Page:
I use a needle oil bottle to slowly feed oil into the slot. The tip usually rides along the bottom. This is tedious and boring but if I stop or try brushing the bit often jams within a minute. The belt is loose enough that I only have to push the cone pulley backwards to free the bit, back out, then feed very slowly until the ticking stops.
For a repetitive job I soon get the feed figured out and use the auto crossfeed.

I tighten the toolpost bolt with the cutoff holder pressed against the end of the spindle or the collet adapter.

Home Depot pipe threading oil works for me on SS, drill rod and aluminum.

See/hear chatter, slow down a step. I've only used the backgear when parting 3" steel, a job I had to complete with the bandsaw.

I make delicate things on the end of solid rod stock held in a collet and often with tailstock support as well. How deep are the slots?
Jim Wilkins
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I agree with all of your recommendations, Jim. And it's reasonable that if "I do this" works well, then that's definitely the way to go. Some of the other folks with different machines will need to adopt their own "I do this" procedures for whatever works best for them.
The parting tool I've been using is 1/8" wide x 1/2" high HSS, the tapered cross section type. The tool holder I use also holds the blade at an (upward) angle, but I haven't measured it. I was concerned that a chip breaker ground into the tip would be too much top/back relief, but it works well. The chip breaker might not be the ideal tool profile for power cross feed, but it's definitely been beneficial for manual cross feed. The chip breaker tip has worked well for all of my mild steel and aluminum parting operations up to about 1.5" diameter, and smaller diameters of stainless steel (just haven't had any need to part/cutoff larger SS yet). The very slight front relief made a dramatic improvement, completely eliminating any digging/grabbing in the workpiece. Of course variable spindle speed makes it easy to find a good relationship between spindle speed and manual cross feed rate.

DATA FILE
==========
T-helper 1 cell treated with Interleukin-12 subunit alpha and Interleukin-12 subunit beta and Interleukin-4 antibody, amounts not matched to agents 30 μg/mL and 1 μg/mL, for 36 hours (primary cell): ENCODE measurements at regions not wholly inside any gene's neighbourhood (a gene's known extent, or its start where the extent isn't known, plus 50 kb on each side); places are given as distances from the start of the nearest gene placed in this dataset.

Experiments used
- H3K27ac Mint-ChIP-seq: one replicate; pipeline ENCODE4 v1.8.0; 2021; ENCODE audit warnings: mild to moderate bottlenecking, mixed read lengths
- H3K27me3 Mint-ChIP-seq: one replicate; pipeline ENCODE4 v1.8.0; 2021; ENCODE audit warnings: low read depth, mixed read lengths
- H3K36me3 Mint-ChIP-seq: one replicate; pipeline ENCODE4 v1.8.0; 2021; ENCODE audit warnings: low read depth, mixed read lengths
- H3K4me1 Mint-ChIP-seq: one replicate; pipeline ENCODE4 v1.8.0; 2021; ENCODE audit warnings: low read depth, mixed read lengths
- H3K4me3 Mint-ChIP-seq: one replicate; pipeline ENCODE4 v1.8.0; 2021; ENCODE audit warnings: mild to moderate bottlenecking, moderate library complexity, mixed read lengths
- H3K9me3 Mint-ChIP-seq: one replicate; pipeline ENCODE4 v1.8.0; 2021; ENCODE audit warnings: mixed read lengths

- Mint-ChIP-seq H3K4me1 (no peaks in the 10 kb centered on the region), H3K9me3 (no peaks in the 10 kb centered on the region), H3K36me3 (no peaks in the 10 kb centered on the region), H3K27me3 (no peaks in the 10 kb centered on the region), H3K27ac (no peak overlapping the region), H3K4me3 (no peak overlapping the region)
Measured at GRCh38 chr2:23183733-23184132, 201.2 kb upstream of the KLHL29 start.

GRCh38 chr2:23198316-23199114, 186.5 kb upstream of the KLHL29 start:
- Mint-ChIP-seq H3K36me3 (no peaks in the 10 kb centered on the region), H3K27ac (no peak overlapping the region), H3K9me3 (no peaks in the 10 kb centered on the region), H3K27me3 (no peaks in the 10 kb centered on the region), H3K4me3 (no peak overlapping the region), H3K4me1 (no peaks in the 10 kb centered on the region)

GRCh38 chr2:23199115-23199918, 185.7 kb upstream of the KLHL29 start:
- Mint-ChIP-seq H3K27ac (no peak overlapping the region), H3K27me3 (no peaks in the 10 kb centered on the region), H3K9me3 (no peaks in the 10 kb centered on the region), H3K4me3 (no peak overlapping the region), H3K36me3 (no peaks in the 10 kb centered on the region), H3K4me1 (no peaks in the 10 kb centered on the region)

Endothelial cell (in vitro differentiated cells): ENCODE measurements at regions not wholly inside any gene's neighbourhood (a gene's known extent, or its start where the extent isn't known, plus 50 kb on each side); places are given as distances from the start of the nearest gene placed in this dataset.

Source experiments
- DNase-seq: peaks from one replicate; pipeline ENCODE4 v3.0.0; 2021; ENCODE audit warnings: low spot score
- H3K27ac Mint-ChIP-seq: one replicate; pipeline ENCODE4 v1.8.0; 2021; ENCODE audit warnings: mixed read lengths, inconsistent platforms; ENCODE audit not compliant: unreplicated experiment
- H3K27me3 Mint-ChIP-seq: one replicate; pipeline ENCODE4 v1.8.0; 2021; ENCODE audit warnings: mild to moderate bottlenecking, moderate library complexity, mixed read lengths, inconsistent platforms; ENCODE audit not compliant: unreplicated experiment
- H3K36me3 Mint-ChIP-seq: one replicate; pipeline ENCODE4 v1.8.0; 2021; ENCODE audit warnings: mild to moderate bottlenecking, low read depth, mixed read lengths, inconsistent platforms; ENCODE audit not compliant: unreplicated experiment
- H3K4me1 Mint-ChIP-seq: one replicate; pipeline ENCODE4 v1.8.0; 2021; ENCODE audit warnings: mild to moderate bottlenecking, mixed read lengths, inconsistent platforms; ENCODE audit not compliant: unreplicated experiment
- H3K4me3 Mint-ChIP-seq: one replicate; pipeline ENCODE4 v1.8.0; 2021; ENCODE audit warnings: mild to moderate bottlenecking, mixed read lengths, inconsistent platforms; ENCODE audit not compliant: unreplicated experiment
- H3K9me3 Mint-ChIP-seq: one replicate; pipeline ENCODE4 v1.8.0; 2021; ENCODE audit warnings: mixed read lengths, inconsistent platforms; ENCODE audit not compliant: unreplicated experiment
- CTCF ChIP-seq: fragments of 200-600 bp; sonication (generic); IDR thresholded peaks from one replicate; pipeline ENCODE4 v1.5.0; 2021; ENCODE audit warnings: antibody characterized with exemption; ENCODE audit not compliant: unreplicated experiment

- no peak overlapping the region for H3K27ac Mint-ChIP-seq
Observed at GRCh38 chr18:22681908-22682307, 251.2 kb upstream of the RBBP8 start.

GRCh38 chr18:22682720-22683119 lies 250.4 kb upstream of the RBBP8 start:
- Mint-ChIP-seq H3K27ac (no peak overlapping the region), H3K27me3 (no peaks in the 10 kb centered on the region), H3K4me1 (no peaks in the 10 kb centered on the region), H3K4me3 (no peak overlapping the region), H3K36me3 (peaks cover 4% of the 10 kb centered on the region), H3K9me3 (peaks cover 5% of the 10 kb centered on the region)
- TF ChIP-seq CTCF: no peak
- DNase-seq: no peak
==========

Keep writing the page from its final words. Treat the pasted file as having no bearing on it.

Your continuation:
For larger diameters, I use the band saw to cut sections, since the cutoff blade would be extended too far to complete larger diameters, unless the larger diameter would have an axial hole, then the parting/cutoff blade would probably work well. The problem with large diameter stock is that for parting, the tailstock center should never be use to complete the parting, so the section of large round stock would need to be short so that the parting groove would be near the lathe chuck.
Nearly any parting operation will go smoother if the workpiece is to have an axial hole in it, and the hole is drilled before the parting/cutoff operation.
The tapered type parting/cutoff blades provide good side clearances, but it's important to mount the blade as perfectly vertical as it can be. Some blade holders aren't machined properly to set the blade in the vertical position, so the operator needs to be aware of this.
I haven't used the T-shaped parting blades, but I've read good comments about their performance.
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WB
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Tim Wescott wrote:

I suggest side-relief on your cutting tool. Extra sharp, try different nose relief angles.
Is the root of the cut radiused or at right angles? If you are OK with a slight radius, it will probably cut better and be stronger too.
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On Fri, 26 Dec 2008 12:37:36 -0800, Tim Wescott

==============Lots of good replies and suggestions.
One thing that no one has yet suggestd is an upside down cutoff tool mojunted on the rear. On many of the lighter lathes this has proven to be much better than the standard front mounted holder. There are several casting kits available or make your own. I made one for my Emco. See http://mcduffee-associates.us/machining/rearcoth.htm